Wildlife Implications of Changing Winter Severity in the Great Lakes Basin: Collaborative Investigation to Guide Regional Adaptation Planning
Wednesday, October 4, 2017 | 11:30 am
134 Morrill Science Center or via remote connection (see webinar information, above)
Michael Notaro, University of Wisconsin-Madison and Michael Schummer, SUNY Oswego
Part One Presented by Michael Schummer: Each year, millions of waterfowl migrate from their breeding grounds in Arctic, northern and mid-latitudes of North America to more southern locales to exploit abundant food and wetland resources as freezing wetlands and snowfall progress north to south. These migrating birds consume and distribute an abundance of seeds and invertebrates, are a cultural resource for waterfowl watchers and hunters, and provide economic benefit through the activities of waterfowl enthusiasts. Recognition of the tangible and intangible importance of this diverse group of birds by waterfowl enthusiasts also gave rise to substantial international efforts to conserve wetlands and associated habitats throughout North America. We developed weather severity indices (WSIs) to estimate autumn-winter distributions of gadwall (Anas strepera), American wigeon (A. americana), American black duck (A. rubripes), mallard (A. platyrhynchos), northern shoveler (A. clypeata), northern pintail (A. acuta), and green-winged teal (A. crecca carolinensis) based on contemporary weather conditions (1980–2000), describe historic changes to weather known to influence their migration (October – April 1979 – 2013), and forecast their future spatial distributions based on dynamically downscaled climate change scenarios (mid-21st [2046–2065], late-21st [2091–2100]). Timing of migration was best explained by WSI models including temperature and snow depth. Our analyses suggest that weather severity known to elicit southerly migration by dabbling ducks has decreased (1979 – 2013) and that arrival of these ducks from Canada into the U.S. and on to more southern latitudes may become delayed by at least a month or more by the late 21st century; such a shift could have substantial ecological, cultural, and economic consequences, and may necessitate changes to North American-wide conservation efforts for waterfowl during the non-breeding period.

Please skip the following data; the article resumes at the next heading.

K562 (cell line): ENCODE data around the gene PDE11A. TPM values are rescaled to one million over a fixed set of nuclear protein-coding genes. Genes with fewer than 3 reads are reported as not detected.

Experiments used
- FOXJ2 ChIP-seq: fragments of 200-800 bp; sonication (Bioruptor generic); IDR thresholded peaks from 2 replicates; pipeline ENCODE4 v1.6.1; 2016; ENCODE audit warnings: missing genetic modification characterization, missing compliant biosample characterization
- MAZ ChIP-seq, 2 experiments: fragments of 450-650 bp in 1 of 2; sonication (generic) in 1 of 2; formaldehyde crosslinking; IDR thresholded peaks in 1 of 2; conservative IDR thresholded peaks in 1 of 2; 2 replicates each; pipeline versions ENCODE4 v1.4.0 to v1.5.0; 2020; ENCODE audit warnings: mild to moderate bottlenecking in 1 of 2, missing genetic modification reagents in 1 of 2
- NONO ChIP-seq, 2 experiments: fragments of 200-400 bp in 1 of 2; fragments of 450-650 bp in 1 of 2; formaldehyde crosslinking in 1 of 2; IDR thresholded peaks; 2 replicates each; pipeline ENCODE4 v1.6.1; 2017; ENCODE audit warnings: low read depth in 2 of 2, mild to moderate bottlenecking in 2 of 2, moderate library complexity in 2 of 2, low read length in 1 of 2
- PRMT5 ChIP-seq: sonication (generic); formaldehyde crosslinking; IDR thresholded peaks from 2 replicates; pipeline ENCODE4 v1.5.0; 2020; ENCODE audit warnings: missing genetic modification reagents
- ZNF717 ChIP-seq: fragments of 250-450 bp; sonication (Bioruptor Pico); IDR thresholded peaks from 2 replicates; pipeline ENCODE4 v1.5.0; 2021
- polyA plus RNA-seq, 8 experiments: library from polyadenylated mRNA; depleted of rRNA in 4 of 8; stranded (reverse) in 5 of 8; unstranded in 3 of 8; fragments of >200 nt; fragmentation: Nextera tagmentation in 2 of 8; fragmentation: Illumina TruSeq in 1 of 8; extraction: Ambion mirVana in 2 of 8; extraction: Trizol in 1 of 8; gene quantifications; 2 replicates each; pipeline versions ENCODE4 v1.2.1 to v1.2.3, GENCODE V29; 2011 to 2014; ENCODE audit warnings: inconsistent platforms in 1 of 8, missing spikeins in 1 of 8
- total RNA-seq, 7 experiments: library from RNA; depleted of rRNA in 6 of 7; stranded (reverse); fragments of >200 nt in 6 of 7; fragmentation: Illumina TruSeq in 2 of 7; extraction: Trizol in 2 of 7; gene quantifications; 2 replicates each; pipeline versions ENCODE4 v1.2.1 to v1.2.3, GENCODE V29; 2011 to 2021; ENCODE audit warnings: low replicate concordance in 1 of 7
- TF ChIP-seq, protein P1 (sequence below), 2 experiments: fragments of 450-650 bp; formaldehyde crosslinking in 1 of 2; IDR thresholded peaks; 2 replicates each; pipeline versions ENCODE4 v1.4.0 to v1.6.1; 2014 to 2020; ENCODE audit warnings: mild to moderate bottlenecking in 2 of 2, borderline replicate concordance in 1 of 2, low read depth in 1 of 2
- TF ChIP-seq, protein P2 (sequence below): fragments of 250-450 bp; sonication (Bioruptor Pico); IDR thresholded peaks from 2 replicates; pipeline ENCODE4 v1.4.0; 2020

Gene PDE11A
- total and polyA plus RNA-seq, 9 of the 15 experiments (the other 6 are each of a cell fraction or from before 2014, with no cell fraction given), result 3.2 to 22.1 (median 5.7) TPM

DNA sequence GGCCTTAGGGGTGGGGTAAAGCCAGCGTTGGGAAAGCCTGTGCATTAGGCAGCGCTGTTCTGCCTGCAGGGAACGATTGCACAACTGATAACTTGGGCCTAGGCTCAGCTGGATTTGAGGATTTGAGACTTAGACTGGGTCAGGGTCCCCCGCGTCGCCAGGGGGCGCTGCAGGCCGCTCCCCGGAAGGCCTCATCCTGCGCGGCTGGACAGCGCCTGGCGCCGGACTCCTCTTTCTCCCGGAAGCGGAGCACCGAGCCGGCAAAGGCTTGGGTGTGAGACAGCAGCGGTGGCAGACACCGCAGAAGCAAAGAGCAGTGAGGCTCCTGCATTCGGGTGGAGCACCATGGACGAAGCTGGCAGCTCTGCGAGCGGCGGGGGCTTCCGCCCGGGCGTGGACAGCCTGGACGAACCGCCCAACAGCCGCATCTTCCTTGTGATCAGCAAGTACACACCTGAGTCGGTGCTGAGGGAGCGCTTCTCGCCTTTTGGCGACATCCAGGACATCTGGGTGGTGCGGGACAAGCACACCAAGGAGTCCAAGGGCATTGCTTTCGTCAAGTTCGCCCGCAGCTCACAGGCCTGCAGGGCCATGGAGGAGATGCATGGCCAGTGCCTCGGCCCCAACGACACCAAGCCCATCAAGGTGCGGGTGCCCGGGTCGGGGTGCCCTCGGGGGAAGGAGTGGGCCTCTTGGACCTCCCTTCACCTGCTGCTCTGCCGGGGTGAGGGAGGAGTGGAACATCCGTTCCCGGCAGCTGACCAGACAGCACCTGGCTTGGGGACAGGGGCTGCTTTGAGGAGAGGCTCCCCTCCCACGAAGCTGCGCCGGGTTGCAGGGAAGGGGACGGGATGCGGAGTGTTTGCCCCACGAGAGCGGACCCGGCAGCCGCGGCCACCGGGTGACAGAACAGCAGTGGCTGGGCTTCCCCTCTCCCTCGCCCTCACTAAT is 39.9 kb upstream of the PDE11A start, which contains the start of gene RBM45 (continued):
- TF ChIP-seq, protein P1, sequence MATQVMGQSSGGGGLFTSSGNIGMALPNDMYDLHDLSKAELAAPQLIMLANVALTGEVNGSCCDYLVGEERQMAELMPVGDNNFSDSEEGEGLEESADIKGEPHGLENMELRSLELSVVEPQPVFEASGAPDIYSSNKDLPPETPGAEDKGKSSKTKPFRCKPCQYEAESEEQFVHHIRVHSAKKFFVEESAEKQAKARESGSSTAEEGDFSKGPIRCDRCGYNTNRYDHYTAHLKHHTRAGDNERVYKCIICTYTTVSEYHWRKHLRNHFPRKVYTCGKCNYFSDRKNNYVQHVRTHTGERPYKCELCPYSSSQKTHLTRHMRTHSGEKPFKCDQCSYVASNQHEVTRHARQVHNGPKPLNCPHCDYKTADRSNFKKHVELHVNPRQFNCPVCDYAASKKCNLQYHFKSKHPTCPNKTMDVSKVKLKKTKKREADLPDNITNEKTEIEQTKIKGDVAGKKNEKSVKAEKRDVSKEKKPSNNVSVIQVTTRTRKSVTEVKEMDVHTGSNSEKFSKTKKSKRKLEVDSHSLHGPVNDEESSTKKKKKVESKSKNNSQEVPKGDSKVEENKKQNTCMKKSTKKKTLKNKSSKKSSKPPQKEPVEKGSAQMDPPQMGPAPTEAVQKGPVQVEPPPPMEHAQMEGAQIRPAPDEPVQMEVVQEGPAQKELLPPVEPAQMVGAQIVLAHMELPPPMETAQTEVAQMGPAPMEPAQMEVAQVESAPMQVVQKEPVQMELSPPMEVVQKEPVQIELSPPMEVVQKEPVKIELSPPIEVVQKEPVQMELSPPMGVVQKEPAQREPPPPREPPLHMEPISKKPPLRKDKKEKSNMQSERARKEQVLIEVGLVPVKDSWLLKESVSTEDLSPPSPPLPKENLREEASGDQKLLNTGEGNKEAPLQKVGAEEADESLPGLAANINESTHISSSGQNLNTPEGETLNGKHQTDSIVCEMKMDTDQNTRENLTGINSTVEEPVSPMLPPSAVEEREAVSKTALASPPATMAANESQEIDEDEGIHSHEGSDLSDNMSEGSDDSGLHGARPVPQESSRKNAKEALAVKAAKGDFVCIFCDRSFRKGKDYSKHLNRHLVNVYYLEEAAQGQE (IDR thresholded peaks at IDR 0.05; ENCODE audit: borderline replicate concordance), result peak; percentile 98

Dr. Michael Schummer is a Visiting Assistant Professor of Zoology, SUNY Oswego, a Roosevelt Waterfowl Ecologist, Roosevelt Wild Life Station, SUNY ESF, Syracuse, NY and Adjunct Professor, SUNY ESF, Syracuse, NY
Part Two Presented by Michael Notaro: An investigation was performed of the potential impacts of changing weather severity on waterfowl migration, aimed at achieving actionable science to guide the decisions of resource managers. The Northeast Climate Science Center-supported project consisted of a collaborative effort among researchers and stakeholders at the University of Wisconsin-Madison, State University of New York at Oswego, Long Point Waterfowl, Ducks Unlimited, and the Michigan Department of Natural Resources. Specifically, projected changes in the relative abundance and timing of autumn-winter migration were assessed for seven dabbling duck species across the Mississippi and Atlantic Flyways for the mid- and late 21st century. The project methodology consisted of (1) establishing species-specific observed relationships between cumulative weather severity in autumn-winter and duck population rate of change; (2) developing high-resolution, dynamically downscaled projections of weather severity; and (3) merging this information to estimate future changes in the timing of autumn-winter migration due to projected changes in air temperature, snowpack, and lake ice cover. Delayed autumn-winter migration was projected for all species, with the least delays for the Northern Pintail and the greatest delays for the Mallard. Implications of these changes in migratory behavior on food resources, wetland restoration, hunting, and birdwatching were explored.
Dr. Michael Notaro is the Associate Director and Senior Scientist of the Nelson Institute Center for Climatic Research at the University of Wisconsin-Madison. He received his PhD in Atmospheric Sciences in 2002 from the State University of New York at Albany. His areas of expertise include global and regional climate modeling, climate change impacts on the Great Lakes and ecosystems, lake-effect snow, and land-atmosphere interactions.